There will be more detail about integrated circuits in Unit 10 and about heat sinks in Unit 13 ; our focus in the sections that follow is on the materials themselves, looking first at material properties in general, and at the factors that are important for the application – these are not just the thermal conductivity. We will then examine the materials used for constructional purposes, for boards, packages and heat sinks, and then at what we have called ‘thermal management materials’, a range of frequently quite exotic materials used to improve thermal interfaces.

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Thermal properties

Thermal energy transfer in a solid takes place by the migration of free electrons and ‘lattice waves’ or phonons, the thermal conductivity k being the sum of contributions from the electrons (ke) and from the lattice (kp):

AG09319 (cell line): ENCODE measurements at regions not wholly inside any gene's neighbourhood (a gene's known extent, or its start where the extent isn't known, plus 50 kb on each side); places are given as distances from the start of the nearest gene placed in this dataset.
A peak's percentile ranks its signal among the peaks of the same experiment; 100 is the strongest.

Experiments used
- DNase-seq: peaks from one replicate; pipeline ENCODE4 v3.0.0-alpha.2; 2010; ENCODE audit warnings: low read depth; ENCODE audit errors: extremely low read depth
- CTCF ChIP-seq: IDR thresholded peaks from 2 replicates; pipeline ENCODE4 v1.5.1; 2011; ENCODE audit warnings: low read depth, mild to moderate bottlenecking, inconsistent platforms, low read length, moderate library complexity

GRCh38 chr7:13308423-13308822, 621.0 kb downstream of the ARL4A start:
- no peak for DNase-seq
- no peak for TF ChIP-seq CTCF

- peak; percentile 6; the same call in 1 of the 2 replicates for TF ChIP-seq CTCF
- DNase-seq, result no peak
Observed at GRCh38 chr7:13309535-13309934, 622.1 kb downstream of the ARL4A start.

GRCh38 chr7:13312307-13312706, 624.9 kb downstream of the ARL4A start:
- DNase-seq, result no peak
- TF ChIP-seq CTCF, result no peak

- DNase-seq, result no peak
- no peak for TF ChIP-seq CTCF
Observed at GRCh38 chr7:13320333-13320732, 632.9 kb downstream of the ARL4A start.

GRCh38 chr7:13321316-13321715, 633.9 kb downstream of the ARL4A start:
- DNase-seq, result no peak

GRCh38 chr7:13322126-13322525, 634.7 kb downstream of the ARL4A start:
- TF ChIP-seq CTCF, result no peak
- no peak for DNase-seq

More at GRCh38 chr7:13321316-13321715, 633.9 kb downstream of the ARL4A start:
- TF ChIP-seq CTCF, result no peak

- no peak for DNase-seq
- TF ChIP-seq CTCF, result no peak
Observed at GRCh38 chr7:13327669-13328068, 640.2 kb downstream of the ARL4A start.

$k = k_e  + k_p $

ke is proportional to the electrical conductivity, and so inversely proportional to the resistivity ρe. For pure metals with a low ρe, the electron component is much larger than the lattice component and the electrical and thermal conductivities are related by the Wiedemann-Franz Law:

\[L = \frac{k}{{\sigma T}}\]

where L is the Lorentz number, k is the thermal conductivity, σ the conductivity and T the temperature. Theoretically, the Lorenz number should be 2.44×10−8ΩW/K2 for any metal where the heat energy is carried wholly by electrons; in practice, Lorenz numbers for most metals lie within the range 2.24–2.60×10−8ΩW/K2 over 0–100°C, refractory metals such as molybdenum and tungsten having slightly higher values.